Find it at your library!

Wow. This book is rough. Even as a foster parent myself, having been through all the trainings, having heard what various kinds of hell some children in this world have to live through, I had a hard time handling all the honesty going on.  

 Anais is a fifteen-year-old girl in Scotland. She's been in foster care since her birth, the details of which are mostly unknown to her. Thus, she plays the birthday game every year—she imagines a new story of how she came to be born. On good days, she likes to imagine she was born in Paris. In darker times, she can't imagine being born of a human mother at all; she imagines she was conceived in a test tube as an experiment. Anais's fixation with her origins is a haunting refrain that she returns to time and again in her narration.

It's amazing that Anais is able to summon the will to continue living, considering the appalling life she's led. She was adopted by a kindly prostitute named Teresa, but when Teresa is killed by a john, Anais finds herself back in the system and suffering greatly from the loss. Eventually, Anais is assigned to the Panopticon, a group home for parentless teens in which the residents are monitored constantly from a mirrored tower. Anais forms bonds with some of the other kids (social workers call them “clients,” but the kids refer to themselves as “inmates”), but even those friendships will not be free of grief and loss.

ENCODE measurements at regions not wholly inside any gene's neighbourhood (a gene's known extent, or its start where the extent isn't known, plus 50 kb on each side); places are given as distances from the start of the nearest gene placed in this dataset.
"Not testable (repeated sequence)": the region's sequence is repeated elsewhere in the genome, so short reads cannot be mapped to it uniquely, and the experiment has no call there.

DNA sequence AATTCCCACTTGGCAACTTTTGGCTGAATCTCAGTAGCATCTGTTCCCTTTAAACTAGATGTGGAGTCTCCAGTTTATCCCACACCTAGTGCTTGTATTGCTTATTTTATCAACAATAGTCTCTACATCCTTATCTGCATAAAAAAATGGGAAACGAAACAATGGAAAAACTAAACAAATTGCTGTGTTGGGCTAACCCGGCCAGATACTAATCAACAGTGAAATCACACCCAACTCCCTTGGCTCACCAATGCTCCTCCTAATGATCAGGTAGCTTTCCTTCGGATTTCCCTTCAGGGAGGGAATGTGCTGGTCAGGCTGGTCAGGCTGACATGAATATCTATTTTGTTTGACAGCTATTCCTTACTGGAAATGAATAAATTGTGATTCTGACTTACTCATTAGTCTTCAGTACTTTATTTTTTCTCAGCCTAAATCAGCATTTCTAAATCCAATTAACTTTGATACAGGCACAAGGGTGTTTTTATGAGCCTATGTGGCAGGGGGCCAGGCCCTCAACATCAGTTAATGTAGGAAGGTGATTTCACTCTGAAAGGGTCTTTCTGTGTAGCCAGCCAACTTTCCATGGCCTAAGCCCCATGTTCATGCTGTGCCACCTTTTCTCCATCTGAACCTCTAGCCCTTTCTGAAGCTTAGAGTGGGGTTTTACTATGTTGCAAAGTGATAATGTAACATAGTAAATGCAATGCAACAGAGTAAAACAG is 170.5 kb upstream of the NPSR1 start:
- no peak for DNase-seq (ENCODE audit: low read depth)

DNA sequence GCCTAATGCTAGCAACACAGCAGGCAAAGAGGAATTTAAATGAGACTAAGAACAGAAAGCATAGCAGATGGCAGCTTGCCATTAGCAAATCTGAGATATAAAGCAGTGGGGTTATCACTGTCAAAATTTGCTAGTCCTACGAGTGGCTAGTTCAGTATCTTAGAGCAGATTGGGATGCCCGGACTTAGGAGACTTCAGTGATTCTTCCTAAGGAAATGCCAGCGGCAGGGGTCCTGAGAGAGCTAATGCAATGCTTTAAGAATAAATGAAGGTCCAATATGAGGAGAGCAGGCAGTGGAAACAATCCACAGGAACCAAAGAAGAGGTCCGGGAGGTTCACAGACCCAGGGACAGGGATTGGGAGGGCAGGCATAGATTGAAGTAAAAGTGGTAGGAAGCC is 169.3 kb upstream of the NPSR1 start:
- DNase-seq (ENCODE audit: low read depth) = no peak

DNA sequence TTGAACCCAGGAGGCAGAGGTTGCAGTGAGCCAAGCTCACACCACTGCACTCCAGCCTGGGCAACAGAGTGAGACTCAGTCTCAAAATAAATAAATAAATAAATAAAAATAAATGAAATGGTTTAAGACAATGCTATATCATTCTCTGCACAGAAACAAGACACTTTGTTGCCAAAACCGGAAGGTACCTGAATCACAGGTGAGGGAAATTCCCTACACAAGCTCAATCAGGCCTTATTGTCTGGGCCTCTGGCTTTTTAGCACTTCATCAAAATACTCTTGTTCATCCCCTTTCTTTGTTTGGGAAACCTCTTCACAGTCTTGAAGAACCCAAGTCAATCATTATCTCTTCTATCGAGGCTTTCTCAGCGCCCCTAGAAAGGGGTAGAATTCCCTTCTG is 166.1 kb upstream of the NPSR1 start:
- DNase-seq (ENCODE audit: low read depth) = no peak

There is redemption to be found here, but it's just the barest glimmer, and Fagan makes us wait for it. This isn't the story of a foul-mouthed party girl who finally gets her head on straight and makes good. This isn't the kind of book where the lonely, sweet orphan finds a loving, understanding adult to take her in and call her daughter. This is one long, bad trip, a dark hellscape from one end to the other. It's only in the final handful of pages that Anais lifts her eyes from the muck and gives us reason to hope, just a little, for her future, and there was a part of me that was afraid Fagan wouldn't afford us even that much. Because, after all, sometimes life doesn't.

This book is gritty and raw. It's also overflowing with foul language and abusive situations, so if you're not up for that, best pass on by this one. However, if you want to know what it's really like to be a lifer in foster care, if you want to be shocked, horrified, wrenched, and then cautiously inspired, look no further.

Bottom line: Brace yourself. Then read this book.